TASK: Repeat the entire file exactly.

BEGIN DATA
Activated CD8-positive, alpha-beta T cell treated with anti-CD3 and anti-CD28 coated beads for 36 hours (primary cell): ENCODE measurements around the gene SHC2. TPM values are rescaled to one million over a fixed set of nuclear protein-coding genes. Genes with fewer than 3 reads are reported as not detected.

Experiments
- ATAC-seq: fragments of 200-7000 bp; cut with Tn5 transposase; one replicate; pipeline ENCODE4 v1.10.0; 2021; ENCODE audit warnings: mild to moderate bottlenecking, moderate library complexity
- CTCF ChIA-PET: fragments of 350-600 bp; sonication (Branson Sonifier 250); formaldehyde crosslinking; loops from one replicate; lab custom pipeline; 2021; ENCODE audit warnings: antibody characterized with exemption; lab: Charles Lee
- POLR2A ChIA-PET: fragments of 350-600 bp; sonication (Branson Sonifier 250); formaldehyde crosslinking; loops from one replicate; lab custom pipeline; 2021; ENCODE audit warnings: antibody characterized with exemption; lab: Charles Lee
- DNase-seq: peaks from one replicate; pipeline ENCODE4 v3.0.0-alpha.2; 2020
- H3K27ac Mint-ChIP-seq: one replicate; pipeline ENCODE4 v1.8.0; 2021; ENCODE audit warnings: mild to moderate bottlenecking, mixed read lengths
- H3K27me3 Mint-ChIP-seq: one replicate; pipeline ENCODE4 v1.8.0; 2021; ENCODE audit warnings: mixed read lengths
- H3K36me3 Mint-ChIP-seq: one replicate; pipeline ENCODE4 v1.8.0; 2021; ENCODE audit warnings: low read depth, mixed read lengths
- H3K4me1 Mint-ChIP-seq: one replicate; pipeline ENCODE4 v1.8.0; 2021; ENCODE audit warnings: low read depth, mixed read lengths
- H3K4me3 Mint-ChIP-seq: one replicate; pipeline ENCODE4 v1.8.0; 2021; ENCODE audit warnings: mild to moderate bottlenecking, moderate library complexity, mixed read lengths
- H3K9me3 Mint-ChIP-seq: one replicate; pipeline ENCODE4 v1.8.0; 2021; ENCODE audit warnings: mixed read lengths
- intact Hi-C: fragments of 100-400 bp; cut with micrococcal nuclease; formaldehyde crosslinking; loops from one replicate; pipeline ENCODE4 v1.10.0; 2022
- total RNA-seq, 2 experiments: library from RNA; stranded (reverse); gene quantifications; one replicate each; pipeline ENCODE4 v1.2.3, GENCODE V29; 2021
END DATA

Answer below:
Activated CD8-positive, alpha-beta T cell treated with anti-CD3 and anti-CD28 coated beads for 36 hours (primary cell): ENCODE measurements around the gene SHC2. TPM values are rescaled to one million over a fixed set of nuclear protein-coding genes. Genes with fewer than 3 reads are reported as not detected.

Experiments
- ATAC-seq: fragments of 200-7000 bp; cut with Tn5 transposase; one replicate; pipeline ENCODE4 v1.10.0; 2021; ENCODE audit warnings: mild to moderate bottlenecking, moderate library complexity
- CTCF ChIA-PET: fragments of 350-600 bp; sonication (Branson Sonifier 250); formaldehyde crosslinking; loops from one replicate; lab custom pipeline; 2021; ENCODE audit warnings: antibody characterized with exemption; lab: Charles Lee
- POLR2A ChIA-PET: fragments of 350-600 bp; sonication (Branson Sonifier 250); formaldehyde crosslinking; loops from one replicate; lab custom pipeline; 2021; ENCODE audit warnings: antibody characterized with exemption; lab: Charles Lee
- DNase-seq: peaks from one replicate; pipeline ENCODE4 v3.0.0-alpha.2; 2020
- H3K27ac Mint-ChIP-seq: one replicate; pipeline ENCODE4 v1.8.0; 2021; ENCODE audit warnings: mild to moderate bottlenecking, mixed read lengths
- H3K27me3 Mint-ChIP-seq: one replicate; pipeline ENCODE4 v1.8.0; 2021; ENCODE audit warnings: mixed read lengths
- H3K36me3 Mint-ChIP-seq: one replicate; pipeline ENCODE4 v1.8.0; 2021; ENCODE audit warnings: low read depth, mixed read lengths
- H3K4me1 Mint-ChIP-seq: one replicate; pipeline ENCODE4 v1.8.0; 2021; ENCODE audit warnings: low read depth, mixed read lengths
- H3K4me3 Mint-ChIP-seq: one replicate; pipeline ENCODE4 v1.8.0; 2021; ENCODE audit warnings: mild to moderate bottlenecking, moderate library complexity, mixed read lengths
- H3K9me3 Mint-ChIP-seq: one replicate; pipeline ENCODE4 v1.8.0; 2021; ENCODE audit warnings: mixed read lengths
- intact Hi-C: fragments of 100-400 bp; cut with micrococcal nuclease; formaldehyde crosslinking; loops from one replicate; pipeline ENCODE4 v1.10.0; 2022
- total RNA-seq, 2 experiments: library from RNA; stranded (reverse); gene quantifications; one replicate each; pipeline ENCODE4 v1.2.3, GENCODE V29; 2021